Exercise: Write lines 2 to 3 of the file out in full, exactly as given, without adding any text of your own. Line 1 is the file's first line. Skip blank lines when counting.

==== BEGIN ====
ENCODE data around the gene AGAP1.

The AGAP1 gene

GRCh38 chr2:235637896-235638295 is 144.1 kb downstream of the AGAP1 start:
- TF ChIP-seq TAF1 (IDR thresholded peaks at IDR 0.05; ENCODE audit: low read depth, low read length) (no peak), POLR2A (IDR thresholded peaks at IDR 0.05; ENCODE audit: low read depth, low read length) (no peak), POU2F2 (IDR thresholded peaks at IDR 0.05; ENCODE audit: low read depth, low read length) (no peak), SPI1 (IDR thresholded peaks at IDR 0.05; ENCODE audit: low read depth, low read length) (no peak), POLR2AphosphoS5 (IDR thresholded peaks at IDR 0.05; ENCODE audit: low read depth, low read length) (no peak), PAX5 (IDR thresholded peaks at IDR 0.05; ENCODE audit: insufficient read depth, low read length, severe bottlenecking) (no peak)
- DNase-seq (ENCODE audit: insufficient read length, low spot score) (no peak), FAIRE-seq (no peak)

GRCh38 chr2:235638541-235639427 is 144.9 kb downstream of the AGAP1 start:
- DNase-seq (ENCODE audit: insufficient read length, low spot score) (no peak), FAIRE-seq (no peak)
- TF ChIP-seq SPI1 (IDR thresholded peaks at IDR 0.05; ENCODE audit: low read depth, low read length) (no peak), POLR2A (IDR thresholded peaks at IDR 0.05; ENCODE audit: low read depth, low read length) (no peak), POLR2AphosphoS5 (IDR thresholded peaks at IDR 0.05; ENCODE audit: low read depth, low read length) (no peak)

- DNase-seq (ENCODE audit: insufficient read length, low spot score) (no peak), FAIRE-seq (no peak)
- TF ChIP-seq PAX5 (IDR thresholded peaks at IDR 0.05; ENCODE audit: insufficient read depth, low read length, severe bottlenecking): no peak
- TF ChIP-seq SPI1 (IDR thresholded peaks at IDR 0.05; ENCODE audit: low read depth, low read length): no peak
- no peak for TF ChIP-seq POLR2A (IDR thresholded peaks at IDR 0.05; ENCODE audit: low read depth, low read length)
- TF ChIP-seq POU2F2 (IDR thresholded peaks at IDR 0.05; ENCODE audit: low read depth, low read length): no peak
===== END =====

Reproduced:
The AGAP1 gene

GRCh38 chr2:235637896-235638295 is 144.1 kb downstream of the AGAP1 start: